Thursday, April 24, 2014

Judge OK’s DNA testing in quadruple homicide case

By DOUG CARDER, Herald Senior Writer | 8/2/2013

The DNA testing of 13 items that could be introduced as evidence in a quadruple homicide case is moving forward.

Franklin County District Judge Thomas H. Sachse this week granted prosecutors’ request to conduct DNA testing on 13 items in the capital murder case against Kyle T. Flack, 28, Ottawa, who has been charged in connection with the murder of three adults and an 18-month-old girl in early May.

The DNA testing of 13 items that could be introduced as evidence in a quadruple homicide case is moving forward.

Franklin County District Judge Thomas H. Sachse this week granted prosecutors’ request to conduct DNA testing on 13 items in the capital murder case against Kyle T. Flack, 28, Ottawa, who has been charged in connection with the murder of three adults and an 18-month-old girl in early May.

The three adult bodies were found May 6 and May 7 at a residence at 3197 Georgia Road, west of Ottawa. The infant’s body was discovered about dusk May 11 in Osage County by an Osage County Sheriff’s deputy.

Flack was arrested by Franklin County Sheriff’s officers May 9 after being apprehended in Emporia.

The prosecution team, led by Victor J. Braden, deputy attorney general for the state of Kansas, requested the DNA testing during a July 8 hearing. Details about the items have not been released, and the court has sealed the order for DNA testing.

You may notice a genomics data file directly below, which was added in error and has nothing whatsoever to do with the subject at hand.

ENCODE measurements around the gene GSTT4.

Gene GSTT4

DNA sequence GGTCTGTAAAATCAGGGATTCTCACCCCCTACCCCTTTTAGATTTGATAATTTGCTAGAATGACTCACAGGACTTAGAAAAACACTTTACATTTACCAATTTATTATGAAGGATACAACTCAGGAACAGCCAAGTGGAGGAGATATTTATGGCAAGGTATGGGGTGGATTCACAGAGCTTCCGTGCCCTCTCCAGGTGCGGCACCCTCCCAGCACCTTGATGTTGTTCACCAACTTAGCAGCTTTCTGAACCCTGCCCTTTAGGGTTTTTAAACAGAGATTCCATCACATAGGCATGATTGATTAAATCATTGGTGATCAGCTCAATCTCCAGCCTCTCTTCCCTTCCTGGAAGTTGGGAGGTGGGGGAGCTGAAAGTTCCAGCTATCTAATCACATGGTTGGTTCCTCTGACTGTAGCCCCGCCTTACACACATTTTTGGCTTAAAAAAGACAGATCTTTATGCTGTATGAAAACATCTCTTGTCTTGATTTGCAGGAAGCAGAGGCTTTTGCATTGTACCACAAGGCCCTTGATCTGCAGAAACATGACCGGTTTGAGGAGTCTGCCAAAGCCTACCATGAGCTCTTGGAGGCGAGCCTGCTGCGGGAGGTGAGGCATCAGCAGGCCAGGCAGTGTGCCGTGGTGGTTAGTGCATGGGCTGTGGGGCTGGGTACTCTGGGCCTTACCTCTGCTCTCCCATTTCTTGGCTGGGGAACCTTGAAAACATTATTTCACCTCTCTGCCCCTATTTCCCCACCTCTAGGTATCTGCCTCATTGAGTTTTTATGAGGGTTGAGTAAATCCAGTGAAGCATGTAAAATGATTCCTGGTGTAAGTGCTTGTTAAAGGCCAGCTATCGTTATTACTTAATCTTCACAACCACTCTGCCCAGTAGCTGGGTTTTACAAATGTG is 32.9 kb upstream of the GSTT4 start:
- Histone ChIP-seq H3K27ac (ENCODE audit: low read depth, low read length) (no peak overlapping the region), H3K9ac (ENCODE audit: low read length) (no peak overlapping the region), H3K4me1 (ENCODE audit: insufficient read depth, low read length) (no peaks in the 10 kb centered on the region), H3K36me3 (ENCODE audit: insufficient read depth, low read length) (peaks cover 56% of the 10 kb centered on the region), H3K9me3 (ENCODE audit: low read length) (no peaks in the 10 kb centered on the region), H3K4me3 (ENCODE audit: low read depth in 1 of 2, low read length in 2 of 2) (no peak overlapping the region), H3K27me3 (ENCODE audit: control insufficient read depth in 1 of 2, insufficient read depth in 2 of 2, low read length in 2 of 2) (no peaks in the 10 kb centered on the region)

Flack has been charged with two counts of capital murder, four counts of first-degree murder, rape and criminal possession of a firearm in the deaths of Steven White, 31, Andrew Stout, 30, Kaylie Bailey, 21, and her 18-month-old daughter, Lana Bailey. Authorities have not released details about their deaths, but have said a gun was used in the commission of the crimes.

Flack remains in Franklin County Jail, 305 S. Main St., Ottawa, on $10 million bond. His next scheduled court appearance is Aug. 29.

Ronald Evans, Flack’s court-appointed attorney, argued at the July 8 hearing that the defense should be allowed to inspect items that could be destroyed through DNA testing. It was not clear if Evans, head of the Kansas Death Penalty Defense Unit in Topeka, would be allowed to inspect the 13 items to be tested.

Evans did not return calls Friday.

The prosecution team also could not be reached for comment Friday.

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